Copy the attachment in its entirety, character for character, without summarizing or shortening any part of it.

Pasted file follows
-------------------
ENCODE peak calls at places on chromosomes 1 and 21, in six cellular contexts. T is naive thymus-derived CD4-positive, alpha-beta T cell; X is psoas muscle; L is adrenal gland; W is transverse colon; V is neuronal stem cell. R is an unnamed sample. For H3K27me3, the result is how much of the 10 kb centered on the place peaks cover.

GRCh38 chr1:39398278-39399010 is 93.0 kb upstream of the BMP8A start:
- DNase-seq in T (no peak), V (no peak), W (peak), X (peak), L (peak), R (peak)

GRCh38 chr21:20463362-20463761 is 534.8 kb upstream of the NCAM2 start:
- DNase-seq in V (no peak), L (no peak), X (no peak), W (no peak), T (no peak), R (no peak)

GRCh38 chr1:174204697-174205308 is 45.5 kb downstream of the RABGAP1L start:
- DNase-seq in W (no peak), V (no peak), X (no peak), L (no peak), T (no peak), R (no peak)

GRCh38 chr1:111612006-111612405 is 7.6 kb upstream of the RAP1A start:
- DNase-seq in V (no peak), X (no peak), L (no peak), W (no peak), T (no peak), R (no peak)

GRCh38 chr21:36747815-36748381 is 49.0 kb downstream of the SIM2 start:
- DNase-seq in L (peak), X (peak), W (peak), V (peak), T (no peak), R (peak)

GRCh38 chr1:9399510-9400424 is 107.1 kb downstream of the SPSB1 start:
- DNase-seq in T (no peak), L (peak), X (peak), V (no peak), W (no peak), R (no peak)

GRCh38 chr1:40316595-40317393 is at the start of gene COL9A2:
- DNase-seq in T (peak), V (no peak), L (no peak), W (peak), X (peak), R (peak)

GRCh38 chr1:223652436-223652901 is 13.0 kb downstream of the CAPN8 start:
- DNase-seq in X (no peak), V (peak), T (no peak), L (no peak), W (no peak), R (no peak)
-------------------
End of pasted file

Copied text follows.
ENCODE peak calls at places on chromosomes 1 and 21, in six cellular contexts. T is naive thymus-derived CD4-positive, alpha-beta T cell; X is psoas muscle; L is adrenal gland; W is transverse colon; V is neuronal stem cell. R is an unnamed sample. For H3K27me3, the result is how much of the 10 kb centered on the place peaks cover.

GRCh38 chr1:39398278-39399010 is 93.0 kb upstream of the BMP8A start:
- DNase-seq in T (no peak), V (no peak), W (peak), X (peak), L (peak), R (peak)

GRCh38 chr21:20463362-20463761 is 534.8 kb upstream of the NCAM2 start:
- DNase-seq in V (no peak), L (no peak), X (no peak), W (no peak), T (no peak), R (no peak)

GRCh38 chr1:174204697-174205308 is 45.5 kb downstream of the RABGAP1L start:
- DNase-seq in W (no peak), V (no peak), X (no peak), L (no peak), T (no peak), R (no peak)

GRCh38 chr1:111612006-111612405 is 7.6 kb upstream of the RAP1A start:
- DNase-seq in V (no peak), X (no peak), L (no peak), W (no peak), T (no peak), R (no peak)

GRCh38 chr21:36747815-36748381 is 49.0 kb downstream of the SIM2 start:
- DNase-seq in L (peak), X (peak), W (peak), V (peak), T (no peak), R (peak)

GRCh38 chr1:9399510-9400424 is 107.1 kb downstream of the SPSB1 start:
- DNase-seq in T (no peak), L (peak), X (peak), V (no peak), W (no peak), R (no peak)

GRCh38 chr1:40316595-40317393 is at the start of gene COL9A2:
- DNase-seq in T (peak), V (no peak), L (no peak), W (peak), X (peak), R (peak)

GRCh38 chr1:223652436-223652901 is 13.0 kb downstream of the CAPN8 start:
- DNase-seq in X (no peak), V (peak), T (no peak), L (no peak), W (no peak), R (no peak)